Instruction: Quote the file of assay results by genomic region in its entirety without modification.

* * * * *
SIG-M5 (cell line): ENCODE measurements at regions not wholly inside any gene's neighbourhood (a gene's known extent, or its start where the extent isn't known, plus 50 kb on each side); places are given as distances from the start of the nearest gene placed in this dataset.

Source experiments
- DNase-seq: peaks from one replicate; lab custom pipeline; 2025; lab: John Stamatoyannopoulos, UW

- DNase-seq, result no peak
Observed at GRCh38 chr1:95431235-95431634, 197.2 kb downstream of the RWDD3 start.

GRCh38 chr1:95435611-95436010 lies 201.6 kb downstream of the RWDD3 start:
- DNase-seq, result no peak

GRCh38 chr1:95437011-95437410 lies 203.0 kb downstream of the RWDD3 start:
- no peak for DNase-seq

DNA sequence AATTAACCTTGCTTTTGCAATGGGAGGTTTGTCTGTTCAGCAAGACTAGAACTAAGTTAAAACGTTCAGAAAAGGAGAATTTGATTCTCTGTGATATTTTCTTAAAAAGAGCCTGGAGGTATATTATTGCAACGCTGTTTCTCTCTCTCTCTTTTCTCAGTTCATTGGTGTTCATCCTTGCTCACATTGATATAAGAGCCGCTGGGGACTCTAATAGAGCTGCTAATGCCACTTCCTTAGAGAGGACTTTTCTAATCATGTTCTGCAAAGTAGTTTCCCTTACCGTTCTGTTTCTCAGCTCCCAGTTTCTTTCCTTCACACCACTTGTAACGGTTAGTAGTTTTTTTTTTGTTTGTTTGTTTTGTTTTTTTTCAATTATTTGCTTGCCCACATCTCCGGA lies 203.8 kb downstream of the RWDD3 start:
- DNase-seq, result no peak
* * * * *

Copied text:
SIG-M5 (cell line): ENCODE measurements at regions not wholly inside any gene's neighbourhood (a gene's known extent, or its start where the extent isn't known, plus 50 kb on each side); places are given as distances from the start of the nearest gene placed in this dataset.

Source experiments
- DNase-seq: peaks from one replicate; lab custom pipeline; 2025; lab: John Stamatoyannopoulos, UW

- DNase-seq, result no peak
Observed at GRCh38 chr1:95431235-95431634, 197.2 kb downstream of the RWDD3 start.

GRCh38 chr1:95435611-95436010 lies 201.6 kb downstream of the RWDD3 start:
- DNase-seq, result no peak

GRCh38 chr1:95437011-95437410 lies 203.0 kb downstream of the RWDD3 start:
- no peak for DNase-seq

DNA sequence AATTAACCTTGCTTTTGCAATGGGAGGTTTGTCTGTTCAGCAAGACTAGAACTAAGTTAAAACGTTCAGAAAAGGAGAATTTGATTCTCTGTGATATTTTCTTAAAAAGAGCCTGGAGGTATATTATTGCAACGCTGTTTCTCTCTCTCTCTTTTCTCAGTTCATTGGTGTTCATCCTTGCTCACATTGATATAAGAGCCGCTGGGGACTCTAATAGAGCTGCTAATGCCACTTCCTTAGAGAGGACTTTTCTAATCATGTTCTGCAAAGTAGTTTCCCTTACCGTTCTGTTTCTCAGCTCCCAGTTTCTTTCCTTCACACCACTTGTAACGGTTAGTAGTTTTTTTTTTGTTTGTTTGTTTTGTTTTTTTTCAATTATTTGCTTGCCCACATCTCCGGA lies 203.8 kb downstream of the RWDD3 start:
- DNase-seq, result no peak